[Video Game Deep Cuts is a weekly newsletter from video game industry 'watcher' Simon Carless (GDC, Gamasutra co-runner), rounding up the best longread & standout articles & videos about games, every weekend.
This week's highlights include impressions of more late-breaking notable games of this holiday season, from Let's Go Pikachu through Battlefield V to Underworld Ascendant and beyond - as well as undiscovered notables like The Hex & more besides.
Bit of a slow week overall, thanks to U.S. Thanksgiving, but there's still enough out there to get this round-up to the industry standard(TM) 20 links. Happy holidays to you and yours, if you're celebrating them - more great writing in just 7 days!
Until next time...
- Simon, curator.]
Are We Human, or Are We Dancer? The Legacy of ‘Dance Dance Revolution,’ 20 Years Later. (Danny Chau / The Ringer - ARTICLE)
"The revolution started with a whimper. In the fall of 1998, a roughly 900-pound contraption with blinking lights, blaring music, and a raised platform that housed two “dance floors” was wheeled into a Japanese arcade, then lifted onto another raised platform."
Strong National Museum of Play recognizes herstory (Dean Takahashi / VentureBeat - ARTICLE)
"The Strong Museum opened its Women in Games exhibit today as part of its National Museum of Play in Rochester, New York. And to celebrate the untold stories of women in video games, the Strong held a unique gathering of the women who made “herstory” in video games."
This is not a review of the wholly unfinished Underworld Ascendant (John Walker / RockPaperShotgun - ARTICLE)
"Having poked around at the earliest stages of Underworld Ascendant, I’ve reached the conclusion that it’s just not in a fit state to be released, and as such, not in a fit state to be reviewed. Announced in 2014, this spiritual sequel to the seminal Ultima Underworld games of the early 90s was Kickstarted $860,000 in early 2015, with a ridiculously optimistic release date of November 2016. [SIMON'S NOTE: Real shame that the game is getting such poor buzz - it just feels a bit, uh, 'out of time'?]
Video games are now so beautiful players are spending hours framing stunning works of Internet art (Teddy Amenabar / Washington Post - ARTICLE)
"Furbo, 33, has played video games practically his entire life, but over the summer he found what he calls “a hobby within a hobby” — what’s known by some as in-game photography. “For me ... it’s the same as taking photos out in the real world,” Furbo said. “You just have this ability to go places that you couldn’t do normally.”"
Dead Space – Reliving Isaac Clarke’s Horrifying Inaugural Journey 10 years Later (Kyle Hilliard / Game Informer - ARTICLE)
"In 2008, Electronic Arts was known primarily for its annual sports, racing titles, licensed games, and recurring franchises like Battlefield and Medal of Honor. Horror was not in its repertoire, and it shied away from making new game concepts. This made its decision to go up against survival horror’s biggest players like Resident Evil with a brand-new, unproven original universe a huge surprise."
inXile acquired by Microsoft: the interview (Robert Purchese / Eurogamer - ARTICLE)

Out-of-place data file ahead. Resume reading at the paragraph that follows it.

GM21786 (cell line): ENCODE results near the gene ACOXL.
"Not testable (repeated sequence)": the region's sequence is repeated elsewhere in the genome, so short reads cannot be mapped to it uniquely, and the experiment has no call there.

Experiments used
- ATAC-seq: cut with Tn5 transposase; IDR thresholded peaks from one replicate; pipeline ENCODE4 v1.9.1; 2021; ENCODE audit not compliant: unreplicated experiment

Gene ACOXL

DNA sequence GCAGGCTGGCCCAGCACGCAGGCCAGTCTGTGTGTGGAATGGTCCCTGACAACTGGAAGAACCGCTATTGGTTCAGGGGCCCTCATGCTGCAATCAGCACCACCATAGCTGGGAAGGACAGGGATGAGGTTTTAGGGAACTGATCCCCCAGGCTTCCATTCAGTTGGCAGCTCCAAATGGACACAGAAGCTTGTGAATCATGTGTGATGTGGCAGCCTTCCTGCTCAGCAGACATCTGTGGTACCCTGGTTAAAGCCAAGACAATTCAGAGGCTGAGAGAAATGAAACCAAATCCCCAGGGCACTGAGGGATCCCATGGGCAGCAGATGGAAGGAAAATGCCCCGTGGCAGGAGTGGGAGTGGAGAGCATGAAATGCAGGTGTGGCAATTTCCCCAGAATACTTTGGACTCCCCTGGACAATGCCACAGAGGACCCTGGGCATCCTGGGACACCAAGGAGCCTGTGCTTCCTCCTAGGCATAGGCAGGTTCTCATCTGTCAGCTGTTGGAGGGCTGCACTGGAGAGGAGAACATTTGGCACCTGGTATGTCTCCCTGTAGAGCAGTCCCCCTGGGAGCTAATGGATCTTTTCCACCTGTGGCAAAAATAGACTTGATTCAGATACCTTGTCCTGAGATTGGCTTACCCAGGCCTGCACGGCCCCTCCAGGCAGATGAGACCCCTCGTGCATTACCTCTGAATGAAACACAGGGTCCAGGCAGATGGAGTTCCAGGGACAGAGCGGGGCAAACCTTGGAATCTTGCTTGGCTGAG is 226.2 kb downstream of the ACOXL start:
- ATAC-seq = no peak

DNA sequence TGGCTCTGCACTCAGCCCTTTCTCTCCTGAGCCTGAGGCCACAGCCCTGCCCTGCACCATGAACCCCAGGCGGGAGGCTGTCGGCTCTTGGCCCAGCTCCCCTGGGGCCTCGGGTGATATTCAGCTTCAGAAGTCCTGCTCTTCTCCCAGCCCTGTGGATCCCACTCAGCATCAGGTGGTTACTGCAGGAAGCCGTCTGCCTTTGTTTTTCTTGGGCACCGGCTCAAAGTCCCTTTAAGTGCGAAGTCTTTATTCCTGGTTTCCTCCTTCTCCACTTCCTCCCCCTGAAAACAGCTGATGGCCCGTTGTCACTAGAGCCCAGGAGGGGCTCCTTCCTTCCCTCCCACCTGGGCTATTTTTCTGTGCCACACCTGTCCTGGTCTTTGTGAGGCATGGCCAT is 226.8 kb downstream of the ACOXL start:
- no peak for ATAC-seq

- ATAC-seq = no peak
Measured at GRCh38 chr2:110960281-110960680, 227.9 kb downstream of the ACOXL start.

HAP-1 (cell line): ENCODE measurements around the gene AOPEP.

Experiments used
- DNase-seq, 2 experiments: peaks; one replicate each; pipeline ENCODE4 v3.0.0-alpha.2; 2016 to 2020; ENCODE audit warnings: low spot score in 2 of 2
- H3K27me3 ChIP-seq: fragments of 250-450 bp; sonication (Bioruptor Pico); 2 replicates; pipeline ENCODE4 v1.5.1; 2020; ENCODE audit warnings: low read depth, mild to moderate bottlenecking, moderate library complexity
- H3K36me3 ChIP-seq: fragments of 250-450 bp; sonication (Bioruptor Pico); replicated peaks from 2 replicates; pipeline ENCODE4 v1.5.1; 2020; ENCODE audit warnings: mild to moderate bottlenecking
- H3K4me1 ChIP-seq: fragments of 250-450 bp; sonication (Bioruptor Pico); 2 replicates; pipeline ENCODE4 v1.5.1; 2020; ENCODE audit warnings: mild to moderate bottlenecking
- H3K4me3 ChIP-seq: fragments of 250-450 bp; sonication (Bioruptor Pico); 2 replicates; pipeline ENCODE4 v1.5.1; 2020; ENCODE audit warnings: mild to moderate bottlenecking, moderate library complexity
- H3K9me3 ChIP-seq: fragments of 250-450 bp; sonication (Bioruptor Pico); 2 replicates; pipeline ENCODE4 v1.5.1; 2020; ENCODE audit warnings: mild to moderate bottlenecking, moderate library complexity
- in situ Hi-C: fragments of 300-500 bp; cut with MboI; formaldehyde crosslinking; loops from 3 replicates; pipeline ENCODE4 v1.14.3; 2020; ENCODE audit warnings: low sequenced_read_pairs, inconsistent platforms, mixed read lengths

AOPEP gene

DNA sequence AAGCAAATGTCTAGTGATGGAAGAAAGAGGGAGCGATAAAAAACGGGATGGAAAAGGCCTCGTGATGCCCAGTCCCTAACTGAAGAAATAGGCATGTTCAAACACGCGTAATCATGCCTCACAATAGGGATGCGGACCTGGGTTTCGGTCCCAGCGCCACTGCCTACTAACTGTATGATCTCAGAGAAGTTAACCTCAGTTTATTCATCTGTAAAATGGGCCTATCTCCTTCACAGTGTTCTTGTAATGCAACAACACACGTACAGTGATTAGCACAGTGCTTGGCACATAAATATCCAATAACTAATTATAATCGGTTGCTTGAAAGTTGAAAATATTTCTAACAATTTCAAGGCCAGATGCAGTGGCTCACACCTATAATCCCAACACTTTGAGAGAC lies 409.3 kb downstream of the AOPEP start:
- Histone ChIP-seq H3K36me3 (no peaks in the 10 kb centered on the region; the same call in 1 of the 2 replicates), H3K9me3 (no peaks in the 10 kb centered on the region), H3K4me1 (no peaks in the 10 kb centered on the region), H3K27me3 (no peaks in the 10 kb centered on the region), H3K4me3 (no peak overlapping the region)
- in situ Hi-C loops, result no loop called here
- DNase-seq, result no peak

"It's interesting if you think about 2012, when the crowdfunding revolution happened. You had myself and Double Fine and Obsidian shortly thereafter... The budgets back then were $5m, $6m.. but since then, the category of what we all consider to be double-A has raised from $15m to $20m in that short period of time. The landscape has changed greatly since then."
How Players Used Shotguns to Tear Open the Fabric of Reality in 'Spelunky' (Patrick Klepek / Waypoint - ARTICLE)
"The explanation is truly baffling, a form of quiet code manipulation fans are still trying to fully understand, unearthed by Spelunky’s self-described “scientists.” It’s a living testament to the way the Spelunky community has prospered nearly seven years after it debuted on Xbox 360."
Developing the unique multi-genre murder-mystery The Hex (John Harris / Gamasutra - ARTICLE)
"Daniel Mullins suddenly came to prominence in indie development for his unique and metafictional game Pony Island back in 2016. Now he’s released The Hex, another mysterious and multifaceted game that includes sections from wildly different genres: point-and-click adventure, platformers, fighting games, top-down shooters, Japanese-style RPG, turn-based tactics and first-person puzzle-solving, to tell a cohesive story."
Battlefield V’s single-player stories are the right way to do war games (T.C. Sottek / The Verge - ARTICLE)
"But as I was thinking about this review, I could not escape a strange feeling. I’ve now been playing Battlefield since 2002. I’ve spent thousands of hours playing these games: it’s a weird fact that’s difficult to reconcile with my personal identity as an adult. A past self decided to love these games, and now I’m cursed by my mastery of them. At this point, it’s hard to tell whether I’m playing for enjoyment or routine [SIMON'S NOTE: for a whole other view, see 'Battlefield V Shows the Series Needs to Give Up on Single Player'.]"
The Stasi Played Along (Denis Giebler / Zeit - ARTICLE)
"Western states had agreed they wouldn't supply any technology goods to the communist countries of the Eastern bloc. But the C64s had made their way into East Germany nonetheless, and GDR customs officials allowed them to pass. They didn't have a problem with the import of Western hardware. But software, and especially video games, were another matter. Their content was of great concern to East German officials."
The Past, Present, And Future Of Diablo (Jason Schreier / Kotaku - ARTICLE)